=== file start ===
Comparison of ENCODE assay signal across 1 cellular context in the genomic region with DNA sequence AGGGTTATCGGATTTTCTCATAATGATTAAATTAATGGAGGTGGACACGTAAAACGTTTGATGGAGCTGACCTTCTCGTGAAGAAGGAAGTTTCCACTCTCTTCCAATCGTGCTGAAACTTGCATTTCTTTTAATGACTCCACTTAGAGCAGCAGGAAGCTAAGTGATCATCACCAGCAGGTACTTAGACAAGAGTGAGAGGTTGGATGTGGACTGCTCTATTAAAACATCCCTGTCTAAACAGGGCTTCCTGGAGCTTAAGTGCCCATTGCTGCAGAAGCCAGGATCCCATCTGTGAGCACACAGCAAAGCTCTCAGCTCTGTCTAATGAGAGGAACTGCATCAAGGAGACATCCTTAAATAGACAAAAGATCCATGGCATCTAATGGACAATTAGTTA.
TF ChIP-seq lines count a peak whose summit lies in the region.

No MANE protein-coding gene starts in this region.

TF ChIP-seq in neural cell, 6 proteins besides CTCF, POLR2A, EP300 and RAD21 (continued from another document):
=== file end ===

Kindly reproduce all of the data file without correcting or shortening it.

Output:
Comparison of ENCODE assay signal across 1 cellular context in the genomic region with DNA sequence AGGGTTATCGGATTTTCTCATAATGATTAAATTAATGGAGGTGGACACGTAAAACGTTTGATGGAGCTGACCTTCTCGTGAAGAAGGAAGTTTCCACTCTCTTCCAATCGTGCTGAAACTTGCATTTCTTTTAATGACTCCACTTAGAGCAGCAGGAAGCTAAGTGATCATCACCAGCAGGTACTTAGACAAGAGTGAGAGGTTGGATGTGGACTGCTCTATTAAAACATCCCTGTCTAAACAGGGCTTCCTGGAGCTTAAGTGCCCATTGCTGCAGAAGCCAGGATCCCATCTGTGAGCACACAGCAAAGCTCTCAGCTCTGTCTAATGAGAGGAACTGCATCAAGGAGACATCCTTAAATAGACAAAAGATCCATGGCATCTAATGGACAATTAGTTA.
TF ChIP-seq lines count a peak whose summit lies in the region.

No MANE protein-coding gene starts in this region.

TF ChIP-seq in neural cell, 6 proteins besides CTCF, POLR2A, EP300 and RAD21 (continued from another document):